• Old age
  • Being overweight or obese
  • Chronic constipation and repeated straining or pushing
  • Vaginal childbirth
  • Hormonal imbalance
  • Gynecologic surgery
  • Hysterectomy, or the surgical removal of the uterus
  • Frequently engaging in high-impact activities
  • Frequent heavy lifting

Additionally, some women may have a genetic susceptibility to developing cystoceles.

Key Symptoms

At the onset of the problem, cystoceles are asymptomatic, especially since the weakening of the vaginal wall may occur gradually as the woman ages.

Symptoms usually only begin to manifest when the condition progresses to a more severe grade. Possible symptoms include:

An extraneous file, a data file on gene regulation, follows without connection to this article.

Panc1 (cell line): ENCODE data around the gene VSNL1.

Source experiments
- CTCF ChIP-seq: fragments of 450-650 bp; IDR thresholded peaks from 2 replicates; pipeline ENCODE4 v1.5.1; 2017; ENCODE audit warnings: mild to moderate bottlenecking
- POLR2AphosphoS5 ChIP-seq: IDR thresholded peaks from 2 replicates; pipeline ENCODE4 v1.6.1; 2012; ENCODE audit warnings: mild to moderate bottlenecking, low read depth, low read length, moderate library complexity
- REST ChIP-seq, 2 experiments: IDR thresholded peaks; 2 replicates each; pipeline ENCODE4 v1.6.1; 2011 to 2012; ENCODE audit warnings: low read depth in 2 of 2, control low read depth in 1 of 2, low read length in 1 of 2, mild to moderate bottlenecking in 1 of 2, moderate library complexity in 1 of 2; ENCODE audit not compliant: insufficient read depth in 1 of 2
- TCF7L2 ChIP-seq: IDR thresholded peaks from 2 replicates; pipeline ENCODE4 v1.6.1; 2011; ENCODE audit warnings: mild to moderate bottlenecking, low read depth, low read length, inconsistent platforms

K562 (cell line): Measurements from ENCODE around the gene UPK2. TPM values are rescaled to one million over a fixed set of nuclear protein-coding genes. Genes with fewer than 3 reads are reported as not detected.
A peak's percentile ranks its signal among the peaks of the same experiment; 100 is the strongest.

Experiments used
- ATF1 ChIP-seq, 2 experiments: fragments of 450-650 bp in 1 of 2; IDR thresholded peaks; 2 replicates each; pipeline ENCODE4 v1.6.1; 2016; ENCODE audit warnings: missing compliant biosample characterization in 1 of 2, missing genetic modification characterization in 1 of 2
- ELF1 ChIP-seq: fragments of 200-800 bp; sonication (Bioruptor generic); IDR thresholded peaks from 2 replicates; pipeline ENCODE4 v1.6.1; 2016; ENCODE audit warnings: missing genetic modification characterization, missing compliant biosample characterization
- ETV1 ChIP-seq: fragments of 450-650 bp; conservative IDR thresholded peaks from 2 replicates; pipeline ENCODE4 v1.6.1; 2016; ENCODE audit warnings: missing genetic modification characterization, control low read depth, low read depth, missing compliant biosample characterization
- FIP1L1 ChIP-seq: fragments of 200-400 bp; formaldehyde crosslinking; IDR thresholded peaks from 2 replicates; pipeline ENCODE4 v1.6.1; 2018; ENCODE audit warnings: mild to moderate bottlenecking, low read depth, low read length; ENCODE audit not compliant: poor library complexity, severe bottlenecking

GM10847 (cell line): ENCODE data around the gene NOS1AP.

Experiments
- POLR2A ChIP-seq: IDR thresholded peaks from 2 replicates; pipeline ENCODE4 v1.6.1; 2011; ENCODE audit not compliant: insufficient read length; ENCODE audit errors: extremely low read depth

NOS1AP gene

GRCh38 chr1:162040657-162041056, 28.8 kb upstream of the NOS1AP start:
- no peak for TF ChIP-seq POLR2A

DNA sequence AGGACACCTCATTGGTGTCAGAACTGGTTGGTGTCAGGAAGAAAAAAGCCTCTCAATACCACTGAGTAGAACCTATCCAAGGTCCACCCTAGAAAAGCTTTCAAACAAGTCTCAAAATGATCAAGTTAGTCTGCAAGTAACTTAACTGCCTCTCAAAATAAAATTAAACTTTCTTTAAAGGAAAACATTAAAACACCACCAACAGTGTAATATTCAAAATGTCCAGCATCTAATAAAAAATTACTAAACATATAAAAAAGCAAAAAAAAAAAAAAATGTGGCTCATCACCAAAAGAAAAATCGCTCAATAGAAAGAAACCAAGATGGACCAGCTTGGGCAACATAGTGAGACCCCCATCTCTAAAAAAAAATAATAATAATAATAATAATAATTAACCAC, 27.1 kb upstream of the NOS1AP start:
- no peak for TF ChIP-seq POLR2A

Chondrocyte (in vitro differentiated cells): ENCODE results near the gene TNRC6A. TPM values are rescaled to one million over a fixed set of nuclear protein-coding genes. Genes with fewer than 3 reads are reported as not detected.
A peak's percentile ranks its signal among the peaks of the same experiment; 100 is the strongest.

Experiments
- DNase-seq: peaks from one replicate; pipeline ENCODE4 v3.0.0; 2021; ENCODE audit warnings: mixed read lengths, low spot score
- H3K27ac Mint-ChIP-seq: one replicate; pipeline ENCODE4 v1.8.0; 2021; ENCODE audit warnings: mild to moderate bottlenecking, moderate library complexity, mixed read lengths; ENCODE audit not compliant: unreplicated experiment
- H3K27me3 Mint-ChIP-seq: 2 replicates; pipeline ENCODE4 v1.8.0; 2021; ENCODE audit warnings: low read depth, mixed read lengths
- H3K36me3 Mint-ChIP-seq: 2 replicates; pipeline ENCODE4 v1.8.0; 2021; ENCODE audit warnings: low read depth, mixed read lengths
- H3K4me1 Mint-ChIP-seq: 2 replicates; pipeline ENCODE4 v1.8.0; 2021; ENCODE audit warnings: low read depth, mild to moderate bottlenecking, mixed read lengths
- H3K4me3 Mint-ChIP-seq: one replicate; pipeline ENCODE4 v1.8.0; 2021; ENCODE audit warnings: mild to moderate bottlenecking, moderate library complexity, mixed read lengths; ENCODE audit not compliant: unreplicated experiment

• Pressure in the vagina
  • Fullness around the pelvic region
  • A ball-like lump bulging out from the vagina
  • Pressure in the lower back
  • Back pain
  • Difficulty urinating
  • Frequent urination
  • Urinary incontinence or urine leakage, especially when there is pressure on the bladder such as when the patient coughs, laughs, or sneezes
  • Difficulty during bowel movements
  • Pain or discomfort when coughing or lifting something up
  • Vaginal bleeding
  • Dyspareunia
  • Recurrent urinary tract or bladder infections

The discomfort associated with cystoceles are observed to be worse or more noticeable when the patient has been standing for an extended period, and tend to disappear when the patient lies down.